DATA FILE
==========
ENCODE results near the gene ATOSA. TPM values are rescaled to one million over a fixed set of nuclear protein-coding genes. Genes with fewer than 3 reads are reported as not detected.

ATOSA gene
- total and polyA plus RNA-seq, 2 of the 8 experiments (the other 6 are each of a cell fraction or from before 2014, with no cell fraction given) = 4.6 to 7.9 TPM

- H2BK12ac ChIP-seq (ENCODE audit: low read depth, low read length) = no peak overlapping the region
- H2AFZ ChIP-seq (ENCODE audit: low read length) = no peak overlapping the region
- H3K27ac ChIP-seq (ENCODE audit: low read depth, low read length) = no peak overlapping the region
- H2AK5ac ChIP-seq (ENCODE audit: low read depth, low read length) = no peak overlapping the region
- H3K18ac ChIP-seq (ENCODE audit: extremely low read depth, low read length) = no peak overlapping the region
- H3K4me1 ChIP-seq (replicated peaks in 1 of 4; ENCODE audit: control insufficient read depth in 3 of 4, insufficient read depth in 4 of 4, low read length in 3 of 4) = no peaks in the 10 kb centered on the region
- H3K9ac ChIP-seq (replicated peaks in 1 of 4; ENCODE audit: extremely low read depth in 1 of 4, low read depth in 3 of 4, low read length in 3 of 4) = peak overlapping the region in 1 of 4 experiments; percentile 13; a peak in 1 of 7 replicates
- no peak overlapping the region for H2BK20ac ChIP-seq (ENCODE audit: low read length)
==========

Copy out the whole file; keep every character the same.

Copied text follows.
ENCODE results near the gene ATOSA. TPM values are rescaled to one million over a fixed set of nuclear protein-coding genes. Genes with fewer than 3 reads are reported as not detected.

ATOSA gene
- total and polyA plus RNA-seq, 2 of the 8 experiments (the other 6 are each of a cell fraction or from before 2014, with no cell fraction given) = 4.6 to 7.9 TPM

- H2BK12ac ChIP-seq (ENCODE audit: low read depth, low read length) = no peak overlapping the region
- H2AFZ ChIP-seq (ENCODE audit: low read length) = no peak overlapping the region
- H3K27ac ChIP-seq (ENCODE audit: low read depth, low read length) = no peak overlapping the region
- H2AK5ac ChIP-seq (ENCODE audit: low read depth, low read length) = no peak overlapping the region
- H3K18ac ChIP-seq (ENCODE audit: extremely low read depth, low read length) = no peak overlapping the region
- H3K4me1 ChIP-seq (replicated peaks in 1 of 4; ENCODE audit: control insufficient read depth in 3 of 4, insufficient read depth in 4 of 4, low read length in 3 of 4) = no peaks in the 10 kb centered on the region
- H3K9ac ChIP-seq (replicated peaks in 1 of 4; ENCODE audit: extremely low read depth in 1 of 4, low read depth in 3 of 4, low read length in 3 of 4) = peak overlapping the region in 1 of 4 experiments; percentile 13; a peak in 1 of 7 replicates
- no peak overlapping the region for H2BK20ac ChIP-seq (ENCODE audit: low read length)